U.S. Coins: Dollars
24-Coin Set · Peace Dollars
About 24-Coin Set Peace Dollars
The Peace dollar, designed by Anthony de Francisci, was minted from 1921 through 1935 and replaced the long-running Morgan dollar. While not nearly as popular as its famous predecessor, the Peace dollar maintains a sizable and loyal base of collectors who find the coin?s beauty, relatively short production run, and few expensive key dates attractive attributes.
The scarcest regular-issue Peace dollar is the 1928, which serves as the series key. Meanwhile, the 1934-S is challenging in all grades and relatively rare in upper circulated and uncirculated condition. The 1921 is a scarce first-year coin and the only regular-strike issue in the series boasting a high-relief strike. Various accounts indicate some 35,000 high-relief 1922 Peace dollars were struck but virtually all melted after die breakage problems proved too daunting to overcome. One high-relief 1922 Peace dollar is known in VF, though this may actually be a circulated high-relief proof specimen, of which there are about 10 known specimens. All of these high-relief 1922 Peace dollars trade for high-five and low-six-figure sums.
The most common Peace dollars are circulated low-relief specimens from 1922 and all 1923, 1924, 1925, and 1926 issues. Later issues are better dates. All Peace dollars, including the more-common mid-1920s dates, are exceedingly scarce in grades of MS66 or MS67.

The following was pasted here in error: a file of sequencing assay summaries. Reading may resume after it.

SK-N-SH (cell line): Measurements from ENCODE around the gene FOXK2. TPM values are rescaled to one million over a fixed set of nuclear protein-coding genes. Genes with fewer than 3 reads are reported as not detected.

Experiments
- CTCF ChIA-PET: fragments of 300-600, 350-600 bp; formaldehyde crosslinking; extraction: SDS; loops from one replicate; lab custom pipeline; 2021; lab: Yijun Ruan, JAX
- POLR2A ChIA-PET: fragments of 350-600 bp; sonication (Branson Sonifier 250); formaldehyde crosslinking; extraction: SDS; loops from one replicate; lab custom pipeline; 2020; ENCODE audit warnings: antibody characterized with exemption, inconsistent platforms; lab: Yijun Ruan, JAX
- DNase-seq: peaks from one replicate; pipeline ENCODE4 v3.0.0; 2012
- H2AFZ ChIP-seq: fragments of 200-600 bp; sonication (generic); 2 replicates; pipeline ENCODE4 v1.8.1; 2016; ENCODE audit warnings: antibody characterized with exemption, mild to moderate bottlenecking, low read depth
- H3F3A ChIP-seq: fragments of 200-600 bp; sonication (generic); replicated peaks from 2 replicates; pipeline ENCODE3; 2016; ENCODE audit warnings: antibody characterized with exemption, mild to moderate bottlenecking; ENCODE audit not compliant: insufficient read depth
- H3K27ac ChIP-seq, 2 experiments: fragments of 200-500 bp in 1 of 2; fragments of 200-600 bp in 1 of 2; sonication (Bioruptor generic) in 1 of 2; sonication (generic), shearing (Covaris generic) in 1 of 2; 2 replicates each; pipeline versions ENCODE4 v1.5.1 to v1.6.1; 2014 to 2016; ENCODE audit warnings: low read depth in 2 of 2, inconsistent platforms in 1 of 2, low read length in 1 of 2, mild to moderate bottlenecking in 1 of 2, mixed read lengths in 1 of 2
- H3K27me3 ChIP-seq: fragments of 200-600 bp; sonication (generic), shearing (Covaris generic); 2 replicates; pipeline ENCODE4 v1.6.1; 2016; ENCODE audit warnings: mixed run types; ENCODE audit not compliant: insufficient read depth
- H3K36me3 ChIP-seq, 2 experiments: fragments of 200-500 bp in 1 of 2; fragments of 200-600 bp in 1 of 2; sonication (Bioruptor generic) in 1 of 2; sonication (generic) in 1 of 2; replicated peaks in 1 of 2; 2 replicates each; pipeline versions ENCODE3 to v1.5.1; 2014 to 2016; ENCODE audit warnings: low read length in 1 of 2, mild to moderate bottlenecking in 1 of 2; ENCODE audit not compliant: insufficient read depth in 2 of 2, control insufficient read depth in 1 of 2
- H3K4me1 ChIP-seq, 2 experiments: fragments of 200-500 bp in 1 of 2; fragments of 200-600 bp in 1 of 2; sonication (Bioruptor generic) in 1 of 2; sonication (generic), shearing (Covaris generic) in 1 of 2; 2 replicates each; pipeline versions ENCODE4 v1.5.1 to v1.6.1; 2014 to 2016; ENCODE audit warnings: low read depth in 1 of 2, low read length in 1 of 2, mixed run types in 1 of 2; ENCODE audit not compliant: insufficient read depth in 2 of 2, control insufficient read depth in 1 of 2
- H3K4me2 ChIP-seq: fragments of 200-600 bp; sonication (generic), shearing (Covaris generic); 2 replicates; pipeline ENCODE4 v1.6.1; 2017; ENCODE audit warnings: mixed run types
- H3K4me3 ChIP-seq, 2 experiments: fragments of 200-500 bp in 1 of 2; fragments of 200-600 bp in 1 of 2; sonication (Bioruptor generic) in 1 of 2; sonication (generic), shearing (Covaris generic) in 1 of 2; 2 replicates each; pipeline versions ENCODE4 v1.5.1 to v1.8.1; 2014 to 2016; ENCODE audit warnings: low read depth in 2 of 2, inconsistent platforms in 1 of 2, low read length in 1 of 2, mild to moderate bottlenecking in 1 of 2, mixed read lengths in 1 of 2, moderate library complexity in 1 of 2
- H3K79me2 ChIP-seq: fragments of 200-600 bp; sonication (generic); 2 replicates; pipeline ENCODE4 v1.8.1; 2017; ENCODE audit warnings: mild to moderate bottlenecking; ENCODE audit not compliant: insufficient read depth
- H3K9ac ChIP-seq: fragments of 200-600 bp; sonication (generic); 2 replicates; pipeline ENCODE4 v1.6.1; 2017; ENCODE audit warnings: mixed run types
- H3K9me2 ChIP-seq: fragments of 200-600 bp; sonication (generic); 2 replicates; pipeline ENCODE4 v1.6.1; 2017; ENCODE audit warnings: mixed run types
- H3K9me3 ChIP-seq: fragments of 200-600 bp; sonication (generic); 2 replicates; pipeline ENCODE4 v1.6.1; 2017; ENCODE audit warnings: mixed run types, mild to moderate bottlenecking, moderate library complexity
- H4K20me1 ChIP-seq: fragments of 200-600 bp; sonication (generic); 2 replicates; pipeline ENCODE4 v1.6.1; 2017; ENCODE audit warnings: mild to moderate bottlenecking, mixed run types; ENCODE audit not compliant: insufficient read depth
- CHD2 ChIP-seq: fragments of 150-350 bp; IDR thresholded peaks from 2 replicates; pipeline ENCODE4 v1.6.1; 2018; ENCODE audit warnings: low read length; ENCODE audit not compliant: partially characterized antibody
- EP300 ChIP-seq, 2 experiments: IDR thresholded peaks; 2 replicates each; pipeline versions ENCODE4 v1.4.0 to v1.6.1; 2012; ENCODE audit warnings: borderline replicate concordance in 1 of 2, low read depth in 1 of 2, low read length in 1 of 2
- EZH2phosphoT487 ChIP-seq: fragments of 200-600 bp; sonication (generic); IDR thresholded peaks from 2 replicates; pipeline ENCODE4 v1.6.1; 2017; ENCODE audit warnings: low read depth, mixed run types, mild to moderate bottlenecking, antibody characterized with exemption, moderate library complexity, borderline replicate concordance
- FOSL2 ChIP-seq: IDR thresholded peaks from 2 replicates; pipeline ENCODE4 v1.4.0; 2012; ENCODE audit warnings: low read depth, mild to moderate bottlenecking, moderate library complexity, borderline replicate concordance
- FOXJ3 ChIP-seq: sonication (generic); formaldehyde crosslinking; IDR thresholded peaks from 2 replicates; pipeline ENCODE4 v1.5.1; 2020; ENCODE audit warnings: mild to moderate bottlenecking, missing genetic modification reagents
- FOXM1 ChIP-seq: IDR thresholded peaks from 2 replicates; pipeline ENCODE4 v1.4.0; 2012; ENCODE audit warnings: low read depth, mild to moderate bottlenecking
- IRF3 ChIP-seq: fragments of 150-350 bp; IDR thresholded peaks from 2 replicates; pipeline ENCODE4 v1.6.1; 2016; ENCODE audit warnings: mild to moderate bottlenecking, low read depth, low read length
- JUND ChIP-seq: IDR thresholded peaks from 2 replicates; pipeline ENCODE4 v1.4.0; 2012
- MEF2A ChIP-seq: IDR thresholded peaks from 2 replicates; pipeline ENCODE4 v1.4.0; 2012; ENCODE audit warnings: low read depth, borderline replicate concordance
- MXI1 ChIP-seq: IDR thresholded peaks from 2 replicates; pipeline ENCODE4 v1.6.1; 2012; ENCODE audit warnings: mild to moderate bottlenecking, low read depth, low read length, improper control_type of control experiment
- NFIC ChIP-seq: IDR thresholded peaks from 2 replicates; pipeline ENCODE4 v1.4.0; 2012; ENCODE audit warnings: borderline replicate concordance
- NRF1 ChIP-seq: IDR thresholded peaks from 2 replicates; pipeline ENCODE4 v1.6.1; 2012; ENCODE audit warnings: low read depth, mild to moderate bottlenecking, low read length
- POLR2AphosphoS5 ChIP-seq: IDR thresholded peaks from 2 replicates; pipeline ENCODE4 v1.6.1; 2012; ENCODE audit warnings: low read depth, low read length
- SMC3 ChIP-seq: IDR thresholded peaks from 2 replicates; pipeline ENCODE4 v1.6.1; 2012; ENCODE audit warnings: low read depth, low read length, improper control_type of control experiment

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CPG® prices represent retail levels. Collectors should refer to CPG values as a starting place for their negotiations, or auction bid reference.
Greysheet/Greensheet prices are wholesale market levels for collectible coins/paper money intended to indicate what a dealer, or wholesale, buyer would pay for the described item in the specified grade. Greysheet/Greensheet represent "sight-seen" values based on a buyer's in-hand review. The actual value can be more or less than this depending on factors including eye appeal and market timing.
Bluesheet (NGC & PCGS) prices represent the highest sight-unseen offers to buy on dealer networks like CDN Exchange. In many cases, there are no active sight-unseen buy offers, so CDN looks to the recent lowest market values for such an item. For this reason, Bluesheet values typically represent the floor of the market for the specified item. CDN only tracks Bluesheet on certain items.
CAC prices are for U.S. coins that meet the standards of the Certified Acceptance Corporation. You can learn more about CAC on their web site.
Price movement is indicated for price changes in the last 30 days.
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